Indoor air quality: Be healthy at home
How to test for and improve indoor air quality
Fri, Jun 11 2010 at 10:57 AM
Mold in the home affects indoor air quality. A dehumidifier or an air conditioner can help. (Photo: Ju-Lee/iStock)
Indoor air quality is something more and more people are concerned about, and with good reason.
The enemies of air quality are legion inside of just about any home. And exposure to indoor pollutants is no small problem when you consider that Americans spend 80 percent to 90 percent of their time indoors.
Anyone who lives with pets or smokers needs to think about indoor air quality. And that’s on top of issues such as radon, which causes lung cancer and can be found in any home. Humidity and leaky faucets can also contribute to a home’s poor air quality.
Preventing indoor air pollution
There are ways to prevent certain pollutants from damaging your home’s air quality.
First and foremost, do not smoke cigarettes indoors. Smoke is one of the main pollutants indoors. If you smoke, smoke outside and ask guests to do the same.
Have your home tested for radon. It’s a common issue when people are purchasing a new home. And it’s easy to arrange for a test, and if the radon reading is high, it’s also easy to fix.
Home owners and apartment dwellers should aim to keep the humidity level indoors below 50 percent. High humidity can cause mold to grow. A dehumidifier or an air conditioner can help. But be sure to clean their filters or else they can also contribute to indoor air pollution. Household leaks should also be taken care of. That’s because standing water may encourage the growth of mold.
Kitchens and bathrooms should be equipped with exhaust fans. The kitchen exhaust fan should vent to the outside. And don’t use a stove that’s not equipped with a vent.
In Home Air quality testing
Now that you know some of the causes, there are ways to determine if the indoor air quality of your home is good or bad. First and foremost, do you feel ill or exhibit certain symptoms at home but feel better when you’re out? That could be a sign of poor indoor air quality.
There are other ways to determine if something’s wrong. Can you see or smell mold or mildew? If you can, that’s affecting your air quality right now. Is there moisture condensation on windows or walls? Is the air smelly or stuffy? These are all possible indications of poor ventilation, which directly affects indoor air quality.
There may also be a problem if your garage is attached to your home. That’s because any fuel from cars, lawnmowers or motorcycles parked there can seep through the walls and affect the air in your home. Chemicals and paints stored in the garage can also pose a problem.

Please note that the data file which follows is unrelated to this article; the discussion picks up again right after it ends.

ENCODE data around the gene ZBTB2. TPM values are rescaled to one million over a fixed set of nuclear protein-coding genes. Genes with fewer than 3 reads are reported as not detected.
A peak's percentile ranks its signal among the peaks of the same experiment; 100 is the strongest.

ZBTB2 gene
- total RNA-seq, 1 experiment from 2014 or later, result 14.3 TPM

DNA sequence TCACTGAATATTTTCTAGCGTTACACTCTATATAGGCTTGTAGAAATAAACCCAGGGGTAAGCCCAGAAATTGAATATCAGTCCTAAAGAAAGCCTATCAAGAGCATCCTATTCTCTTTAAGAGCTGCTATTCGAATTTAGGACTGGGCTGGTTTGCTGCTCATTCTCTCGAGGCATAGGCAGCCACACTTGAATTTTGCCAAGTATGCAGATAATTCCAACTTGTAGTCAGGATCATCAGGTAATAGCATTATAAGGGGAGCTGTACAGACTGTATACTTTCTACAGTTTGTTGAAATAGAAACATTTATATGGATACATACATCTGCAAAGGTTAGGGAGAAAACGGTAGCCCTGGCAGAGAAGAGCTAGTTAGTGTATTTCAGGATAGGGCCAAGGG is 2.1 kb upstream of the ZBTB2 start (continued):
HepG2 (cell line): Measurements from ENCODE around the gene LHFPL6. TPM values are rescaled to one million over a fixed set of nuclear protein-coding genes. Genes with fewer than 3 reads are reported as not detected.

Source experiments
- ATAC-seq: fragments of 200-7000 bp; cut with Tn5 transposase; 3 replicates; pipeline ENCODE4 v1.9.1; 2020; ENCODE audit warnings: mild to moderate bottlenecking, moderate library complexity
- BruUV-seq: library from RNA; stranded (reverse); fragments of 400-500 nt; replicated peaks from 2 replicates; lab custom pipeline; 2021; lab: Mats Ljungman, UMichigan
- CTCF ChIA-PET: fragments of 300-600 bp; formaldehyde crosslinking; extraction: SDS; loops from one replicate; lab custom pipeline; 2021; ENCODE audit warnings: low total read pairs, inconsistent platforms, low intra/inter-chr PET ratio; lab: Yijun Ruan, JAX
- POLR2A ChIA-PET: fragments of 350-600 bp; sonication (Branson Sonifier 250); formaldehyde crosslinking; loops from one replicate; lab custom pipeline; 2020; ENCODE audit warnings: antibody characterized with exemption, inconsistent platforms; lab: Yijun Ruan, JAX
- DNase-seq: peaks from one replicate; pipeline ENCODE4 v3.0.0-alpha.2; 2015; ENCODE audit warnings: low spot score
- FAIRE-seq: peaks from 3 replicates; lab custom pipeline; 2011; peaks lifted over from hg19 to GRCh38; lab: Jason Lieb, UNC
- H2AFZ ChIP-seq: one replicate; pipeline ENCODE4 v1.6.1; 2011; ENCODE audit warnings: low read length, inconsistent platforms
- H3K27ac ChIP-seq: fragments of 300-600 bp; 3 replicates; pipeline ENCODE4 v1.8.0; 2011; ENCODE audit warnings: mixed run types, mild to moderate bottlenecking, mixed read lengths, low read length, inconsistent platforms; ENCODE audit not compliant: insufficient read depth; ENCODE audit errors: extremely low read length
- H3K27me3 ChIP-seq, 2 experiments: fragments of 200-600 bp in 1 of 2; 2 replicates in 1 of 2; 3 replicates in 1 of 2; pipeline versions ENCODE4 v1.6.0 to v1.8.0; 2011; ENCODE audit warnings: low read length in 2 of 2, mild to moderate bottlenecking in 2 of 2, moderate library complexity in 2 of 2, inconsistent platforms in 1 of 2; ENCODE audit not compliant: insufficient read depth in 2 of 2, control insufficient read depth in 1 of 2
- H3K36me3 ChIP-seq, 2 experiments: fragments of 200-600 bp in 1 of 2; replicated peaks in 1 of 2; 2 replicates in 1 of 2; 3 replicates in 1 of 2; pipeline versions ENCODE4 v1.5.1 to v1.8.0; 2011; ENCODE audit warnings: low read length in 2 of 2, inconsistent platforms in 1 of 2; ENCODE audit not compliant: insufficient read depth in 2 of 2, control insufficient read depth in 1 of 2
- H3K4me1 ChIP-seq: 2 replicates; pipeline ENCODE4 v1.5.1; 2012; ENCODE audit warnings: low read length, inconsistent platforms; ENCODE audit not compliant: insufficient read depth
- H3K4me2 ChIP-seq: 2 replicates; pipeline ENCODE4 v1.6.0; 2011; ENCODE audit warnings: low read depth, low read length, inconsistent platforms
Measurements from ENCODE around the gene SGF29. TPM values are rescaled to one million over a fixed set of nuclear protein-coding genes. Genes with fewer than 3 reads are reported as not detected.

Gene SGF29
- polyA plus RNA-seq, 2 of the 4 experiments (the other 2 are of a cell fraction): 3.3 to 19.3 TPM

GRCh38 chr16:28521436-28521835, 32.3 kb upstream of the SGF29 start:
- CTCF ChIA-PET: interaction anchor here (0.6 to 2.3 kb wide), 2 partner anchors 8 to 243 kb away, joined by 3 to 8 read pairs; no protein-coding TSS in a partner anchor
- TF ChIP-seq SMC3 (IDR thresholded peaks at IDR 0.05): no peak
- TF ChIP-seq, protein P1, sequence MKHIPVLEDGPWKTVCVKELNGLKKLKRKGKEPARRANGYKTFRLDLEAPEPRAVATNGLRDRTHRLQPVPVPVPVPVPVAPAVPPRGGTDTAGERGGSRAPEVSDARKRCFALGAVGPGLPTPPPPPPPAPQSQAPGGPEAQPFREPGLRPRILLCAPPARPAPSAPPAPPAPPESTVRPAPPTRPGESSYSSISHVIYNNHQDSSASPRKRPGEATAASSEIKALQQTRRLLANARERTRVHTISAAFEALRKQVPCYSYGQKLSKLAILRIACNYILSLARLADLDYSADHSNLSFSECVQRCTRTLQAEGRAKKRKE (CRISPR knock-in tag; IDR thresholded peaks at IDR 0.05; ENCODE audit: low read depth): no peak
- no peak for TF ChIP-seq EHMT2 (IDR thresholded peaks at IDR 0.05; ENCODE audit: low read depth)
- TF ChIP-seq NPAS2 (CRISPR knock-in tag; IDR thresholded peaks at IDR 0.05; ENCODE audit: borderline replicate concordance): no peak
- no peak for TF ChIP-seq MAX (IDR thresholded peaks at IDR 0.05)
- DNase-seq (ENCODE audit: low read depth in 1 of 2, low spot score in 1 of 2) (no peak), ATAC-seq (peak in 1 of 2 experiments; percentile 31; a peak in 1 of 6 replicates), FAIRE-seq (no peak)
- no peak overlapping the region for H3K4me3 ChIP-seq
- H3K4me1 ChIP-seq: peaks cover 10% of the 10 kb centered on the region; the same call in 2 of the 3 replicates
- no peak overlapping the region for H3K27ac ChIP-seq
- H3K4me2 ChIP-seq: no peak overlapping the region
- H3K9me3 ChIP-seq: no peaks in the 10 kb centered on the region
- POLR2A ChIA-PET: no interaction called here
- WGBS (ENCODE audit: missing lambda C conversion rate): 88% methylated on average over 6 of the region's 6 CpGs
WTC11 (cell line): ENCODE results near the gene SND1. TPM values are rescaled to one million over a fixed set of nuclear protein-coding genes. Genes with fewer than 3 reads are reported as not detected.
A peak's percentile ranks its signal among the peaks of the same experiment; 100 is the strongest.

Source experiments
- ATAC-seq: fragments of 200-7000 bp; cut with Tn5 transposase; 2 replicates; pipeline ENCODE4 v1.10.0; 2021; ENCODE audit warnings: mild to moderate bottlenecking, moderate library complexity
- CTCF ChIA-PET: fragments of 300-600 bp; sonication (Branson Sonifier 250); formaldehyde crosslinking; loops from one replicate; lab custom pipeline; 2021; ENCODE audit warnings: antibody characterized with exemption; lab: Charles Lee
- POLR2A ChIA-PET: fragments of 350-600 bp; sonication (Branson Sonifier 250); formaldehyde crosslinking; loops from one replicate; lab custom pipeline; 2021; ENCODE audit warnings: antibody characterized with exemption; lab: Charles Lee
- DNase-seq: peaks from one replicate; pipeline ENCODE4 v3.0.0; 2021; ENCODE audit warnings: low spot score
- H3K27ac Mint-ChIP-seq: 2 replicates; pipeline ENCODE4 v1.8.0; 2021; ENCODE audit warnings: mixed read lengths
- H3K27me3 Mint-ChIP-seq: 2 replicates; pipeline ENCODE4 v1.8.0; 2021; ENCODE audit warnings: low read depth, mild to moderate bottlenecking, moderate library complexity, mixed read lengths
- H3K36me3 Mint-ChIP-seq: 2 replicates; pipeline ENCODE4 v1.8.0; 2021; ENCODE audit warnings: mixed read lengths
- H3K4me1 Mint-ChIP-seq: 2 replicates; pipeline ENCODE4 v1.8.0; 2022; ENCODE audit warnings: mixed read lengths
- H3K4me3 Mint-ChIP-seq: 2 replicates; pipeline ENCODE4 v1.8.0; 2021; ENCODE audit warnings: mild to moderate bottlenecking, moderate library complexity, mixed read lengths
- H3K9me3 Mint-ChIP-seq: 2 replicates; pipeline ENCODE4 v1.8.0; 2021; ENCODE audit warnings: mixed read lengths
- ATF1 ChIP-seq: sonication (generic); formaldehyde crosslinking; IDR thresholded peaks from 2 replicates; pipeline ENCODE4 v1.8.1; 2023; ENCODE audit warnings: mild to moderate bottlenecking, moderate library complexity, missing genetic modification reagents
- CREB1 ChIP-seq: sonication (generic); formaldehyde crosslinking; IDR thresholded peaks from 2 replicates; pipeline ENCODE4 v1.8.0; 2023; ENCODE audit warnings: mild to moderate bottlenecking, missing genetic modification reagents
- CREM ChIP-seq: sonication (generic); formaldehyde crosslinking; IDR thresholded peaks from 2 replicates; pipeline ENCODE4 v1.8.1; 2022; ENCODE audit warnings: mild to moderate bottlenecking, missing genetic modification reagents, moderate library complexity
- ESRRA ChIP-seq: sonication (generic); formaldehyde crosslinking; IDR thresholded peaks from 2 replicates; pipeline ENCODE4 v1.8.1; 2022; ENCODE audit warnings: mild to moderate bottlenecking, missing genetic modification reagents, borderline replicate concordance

Anyone who’s remodeled his or her home, or bought new furniture or carpet needs to be on alert as well. Chemicals used by the manufacturer can linger and affect indoor air quality.
Improving indoor air quality
You’ve identified the problem. Now what do you do?
In addition to banning smoking from indoors, and properly venting kitchen appliances, you can take other steps to improve indoor air quality. A quick tour around your home will help you identify possible sources of leaks and contamination.
And even when you’re not sure if something may be affecting your indoor air quality, there are steps you can take to gain peace of mind.
Install a carbon monoxide detector in or near bedrooms. Carbon monoxide is an odorless, colorless gas that’s produced when natural gas, oil or wood is burned. Breathing in excessive amounts of carbon monoxide can hamper the ability of a person’s blood to carry oxygen.
Make sure to schedule a yearly inspection of your home’s fuel burning appliances to certify they are in proper working order and not leaking carbon monoxide. Fuel burning appliances include gas stoves, coal furnaces, charcoal grills and gas-powered lawn mowers.
If you have an attached garage and you park vehicles there, do not let the engine idle either while inside the garage.
Be sure to cover kitchen or food garbage.
Special note for apartment dwellers and office workers:
People who live in apartments will face many of the same indoor air quality problems. In some cases, they can follow the same steps as homeowners, including banning smoking, installing exhaust fans and opening windows.
Some problems, however, will be beyond their reach. In that case, apartment dwellers should talk to the building’s superintendent or owner.
Indoor air quality is also a problem in many office buildings. In fact, there are a number of diseases associated with office buildings, including Legionnaire’s disease, asthma and hypersensitivity pneumonitis. According to the U.S. Environmental Protection Agency, these ailments are called building-related illnesses.
Office workers who are seriously concerned about the quality of the air at work can contact the National Institute for Occupational Safety and Health to obtain a health hazard evaluation at 1-800-232-4636 (1-800-CDC-INFO), or the Occupational Safety and Health Administration (OSHA) at 1-800-321-6742.
For more information on indoor air quality, visit the American Lung Association's healthy air webpage.
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